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Doe’s plaque quotation proposals made public in post by Provost Drell
(CHRIS DELGADO/The Stanford Daily)

Doe’s plaque quotation proposals made public in post by Provost Drell

On Wednesday, Provost Persis Drell published a “Notes from the Quad” blog post that included the statements originally proposed by Emily Doe to be inscribed onto a plaque marking the site of Doe’s Jan. 2015 sexual assault by then-Stanford swimmer Brock Turner.

Though much debate has arisen over the University’s debate with Doe’s representatives over the content of the future plaque, the substance of the original quotes had not been made public prior to this week.

Last fall, Stanford re-landscaped the area outside Kappa Alpha where the assault occurred. Doe, who has kept private her real name, proposed two options for a quote from the victim’s statement that she delivered to Turner at his 2016 sentencing which has since been read in Congress and shared millions of times online to be inscribed on a plaque, which would go on the landmark.

After Stanford rejected Doe’s proposed quotes and suggested more tempered passages from her statement one proposal that drew particular scrutiny was, “I’m right here, I’m okay, everything’s okay, I’m right here” Doe disaffiliated from the plaque.

Stanford Law professor and activist Michele Dauber, who is a family friend of Doe’s, specifically criticized the Stanford-proposed quote, which she described as “out of context.”

“Persis Drell owes Emily Doe an apology for this entire shameful episode,” Dauber said.

Drell, however, defended Stanford’s actions surrounding the marker.

“Any narrative that gives the impression that Stanford does not care about sexual violence or that we do not wish to support survivors hinders our ability as a community to move forward to address this issue,” Drell wrote in her post.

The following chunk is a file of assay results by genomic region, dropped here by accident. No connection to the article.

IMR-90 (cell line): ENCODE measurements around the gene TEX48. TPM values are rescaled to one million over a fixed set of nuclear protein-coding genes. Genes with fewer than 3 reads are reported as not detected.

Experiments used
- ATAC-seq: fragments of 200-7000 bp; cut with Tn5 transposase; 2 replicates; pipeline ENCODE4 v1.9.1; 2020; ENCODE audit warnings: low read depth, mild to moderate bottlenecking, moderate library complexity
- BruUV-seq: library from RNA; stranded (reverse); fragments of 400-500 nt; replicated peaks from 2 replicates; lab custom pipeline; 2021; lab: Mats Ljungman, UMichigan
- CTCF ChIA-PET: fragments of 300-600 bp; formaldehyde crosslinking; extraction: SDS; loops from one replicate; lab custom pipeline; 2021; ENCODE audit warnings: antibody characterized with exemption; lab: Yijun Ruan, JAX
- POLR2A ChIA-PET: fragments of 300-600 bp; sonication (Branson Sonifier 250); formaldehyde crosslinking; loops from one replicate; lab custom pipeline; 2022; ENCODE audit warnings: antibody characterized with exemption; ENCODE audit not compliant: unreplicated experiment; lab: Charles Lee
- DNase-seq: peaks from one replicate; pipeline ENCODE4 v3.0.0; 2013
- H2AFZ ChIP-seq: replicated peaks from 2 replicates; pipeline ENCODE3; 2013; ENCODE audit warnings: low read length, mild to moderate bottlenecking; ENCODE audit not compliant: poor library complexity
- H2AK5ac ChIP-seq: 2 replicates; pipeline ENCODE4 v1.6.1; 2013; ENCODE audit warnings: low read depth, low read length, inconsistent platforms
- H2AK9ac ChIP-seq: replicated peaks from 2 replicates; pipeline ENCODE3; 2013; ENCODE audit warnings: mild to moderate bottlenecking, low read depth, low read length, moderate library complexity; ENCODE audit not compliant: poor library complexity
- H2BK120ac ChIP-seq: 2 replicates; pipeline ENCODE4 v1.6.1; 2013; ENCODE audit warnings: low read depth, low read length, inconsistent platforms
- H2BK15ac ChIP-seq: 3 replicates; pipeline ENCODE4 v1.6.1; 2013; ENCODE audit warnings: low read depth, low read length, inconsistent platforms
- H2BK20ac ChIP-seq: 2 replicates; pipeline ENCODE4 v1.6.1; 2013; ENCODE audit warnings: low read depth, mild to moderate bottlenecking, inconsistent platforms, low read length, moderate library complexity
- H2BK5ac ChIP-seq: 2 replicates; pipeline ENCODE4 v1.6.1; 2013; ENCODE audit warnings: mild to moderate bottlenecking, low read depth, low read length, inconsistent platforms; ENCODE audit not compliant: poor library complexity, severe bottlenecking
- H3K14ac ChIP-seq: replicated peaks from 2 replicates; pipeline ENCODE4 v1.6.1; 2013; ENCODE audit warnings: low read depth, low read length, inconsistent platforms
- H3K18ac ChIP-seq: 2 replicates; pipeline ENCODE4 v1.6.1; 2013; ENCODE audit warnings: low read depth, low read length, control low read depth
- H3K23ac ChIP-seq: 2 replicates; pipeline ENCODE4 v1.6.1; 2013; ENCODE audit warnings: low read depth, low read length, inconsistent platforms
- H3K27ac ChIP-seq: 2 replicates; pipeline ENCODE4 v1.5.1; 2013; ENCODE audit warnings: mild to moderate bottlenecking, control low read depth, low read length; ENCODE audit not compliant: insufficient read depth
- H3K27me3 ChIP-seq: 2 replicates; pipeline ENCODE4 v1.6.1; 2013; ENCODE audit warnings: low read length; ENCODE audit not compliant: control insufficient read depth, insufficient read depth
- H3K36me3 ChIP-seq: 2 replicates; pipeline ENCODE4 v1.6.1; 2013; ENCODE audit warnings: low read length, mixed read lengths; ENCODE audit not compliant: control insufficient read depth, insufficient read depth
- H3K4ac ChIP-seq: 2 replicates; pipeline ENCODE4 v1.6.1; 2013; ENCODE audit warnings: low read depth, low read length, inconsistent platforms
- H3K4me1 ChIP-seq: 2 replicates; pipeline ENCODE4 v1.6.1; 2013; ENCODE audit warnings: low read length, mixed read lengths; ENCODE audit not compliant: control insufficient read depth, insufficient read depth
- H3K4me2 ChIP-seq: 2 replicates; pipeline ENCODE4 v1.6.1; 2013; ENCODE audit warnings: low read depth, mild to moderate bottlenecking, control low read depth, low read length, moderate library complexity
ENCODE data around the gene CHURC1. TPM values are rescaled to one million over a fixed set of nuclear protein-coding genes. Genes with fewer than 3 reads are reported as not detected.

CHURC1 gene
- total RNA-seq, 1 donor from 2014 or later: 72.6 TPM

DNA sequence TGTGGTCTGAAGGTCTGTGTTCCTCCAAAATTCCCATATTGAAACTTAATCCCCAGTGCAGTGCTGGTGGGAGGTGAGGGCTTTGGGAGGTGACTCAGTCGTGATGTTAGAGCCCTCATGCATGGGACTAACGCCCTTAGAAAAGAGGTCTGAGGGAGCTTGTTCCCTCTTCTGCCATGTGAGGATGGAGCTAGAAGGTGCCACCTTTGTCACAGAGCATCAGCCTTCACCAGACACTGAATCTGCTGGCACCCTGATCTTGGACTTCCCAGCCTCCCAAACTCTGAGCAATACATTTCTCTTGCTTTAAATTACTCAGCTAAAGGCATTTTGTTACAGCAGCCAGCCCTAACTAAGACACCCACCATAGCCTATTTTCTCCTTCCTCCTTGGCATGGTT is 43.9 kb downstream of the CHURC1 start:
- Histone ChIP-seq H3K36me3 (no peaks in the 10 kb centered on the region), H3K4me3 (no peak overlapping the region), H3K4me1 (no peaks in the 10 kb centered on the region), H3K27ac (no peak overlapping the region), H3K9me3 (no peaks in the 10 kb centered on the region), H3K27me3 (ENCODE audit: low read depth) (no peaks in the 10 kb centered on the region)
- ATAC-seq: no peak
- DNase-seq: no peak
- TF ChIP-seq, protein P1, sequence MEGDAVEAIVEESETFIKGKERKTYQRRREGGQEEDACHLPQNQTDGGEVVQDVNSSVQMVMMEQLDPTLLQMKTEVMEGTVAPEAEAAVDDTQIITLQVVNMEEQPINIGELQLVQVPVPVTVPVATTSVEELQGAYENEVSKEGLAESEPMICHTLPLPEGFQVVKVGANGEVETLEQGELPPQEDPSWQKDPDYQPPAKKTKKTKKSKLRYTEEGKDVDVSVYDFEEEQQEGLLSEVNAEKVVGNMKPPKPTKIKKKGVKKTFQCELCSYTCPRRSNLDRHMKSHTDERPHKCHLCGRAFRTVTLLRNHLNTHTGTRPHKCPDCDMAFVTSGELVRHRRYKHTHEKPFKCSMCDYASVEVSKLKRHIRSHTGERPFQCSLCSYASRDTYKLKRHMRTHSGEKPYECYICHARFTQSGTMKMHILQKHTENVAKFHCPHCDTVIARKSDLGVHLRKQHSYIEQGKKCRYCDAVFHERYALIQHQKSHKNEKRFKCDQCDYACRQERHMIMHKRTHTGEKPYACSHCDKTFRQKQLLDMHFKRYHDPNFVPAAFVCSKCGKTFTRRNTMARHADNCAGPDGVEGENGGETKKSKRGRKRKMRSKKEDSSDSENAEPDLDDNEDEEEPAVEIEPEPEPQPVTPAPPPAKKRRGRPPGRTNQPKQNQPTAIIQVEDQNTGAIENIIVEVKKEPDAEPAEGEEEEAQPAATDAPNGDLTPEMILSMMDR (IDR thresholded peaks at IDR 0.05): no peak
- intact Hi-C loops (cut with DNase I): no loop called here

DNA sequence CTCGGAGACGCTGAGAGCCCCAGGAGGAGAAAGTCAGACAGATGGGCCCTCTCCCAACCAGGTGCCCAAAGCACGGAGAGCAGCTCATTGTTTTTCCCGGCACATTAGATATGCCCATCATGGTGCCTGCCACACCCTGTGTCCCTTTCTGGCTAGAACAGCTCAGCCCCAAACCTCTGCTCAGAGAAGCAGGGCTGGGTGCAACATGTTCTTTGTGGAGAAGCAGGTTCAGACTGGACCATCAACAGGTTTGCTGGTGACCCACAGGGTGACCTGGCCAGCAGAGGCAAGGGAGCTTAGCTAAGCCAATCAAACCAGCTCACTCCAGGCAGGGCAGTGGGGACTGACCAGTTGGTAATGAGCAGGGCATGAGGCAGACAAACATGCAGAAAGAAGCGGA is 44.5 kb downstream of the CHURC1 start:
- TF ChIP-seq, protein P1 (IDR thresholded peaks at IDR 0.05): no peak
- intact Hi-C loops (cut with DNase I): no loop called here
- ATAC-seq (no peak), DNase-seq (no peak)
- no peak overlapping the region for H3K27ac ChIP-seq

The first quote Doe proposed addressed the dismantling effect Turner’s assault had on her identity and her effort to reconstitute herself in the aftermath of the rape. It read:

“You made me a victim. In newspapers my name was ‘unconscious intoxicated woman,’ ten syllables, and nothing more than that. For a while, I believed that that was all I was. I had to force myself to relearn my real name, my identity. To relearn that this is not all that I am. That I am not just a drunk victim at a frat party found behind a dumpster, while you are the All­-American swimmer at a top university, innocent until proven guilty, with so much at stake. I am a human being who has been irreversibly hurt, my life was put on hold for over a year, waiting to figure out if I was worth something.”

In her blog post, Drell said of the initially-proposed quotation, “While acknowledging the powerful nature of the suggested quote, I and others felt that it expressed sentiments that would not be supportive in a healing space for survivors.”

The second quote addressed similar themes. It read: “You took away my worth, my privacy, my energy, my time, my safety, my intimacy, my confidence, my own voice, until today.”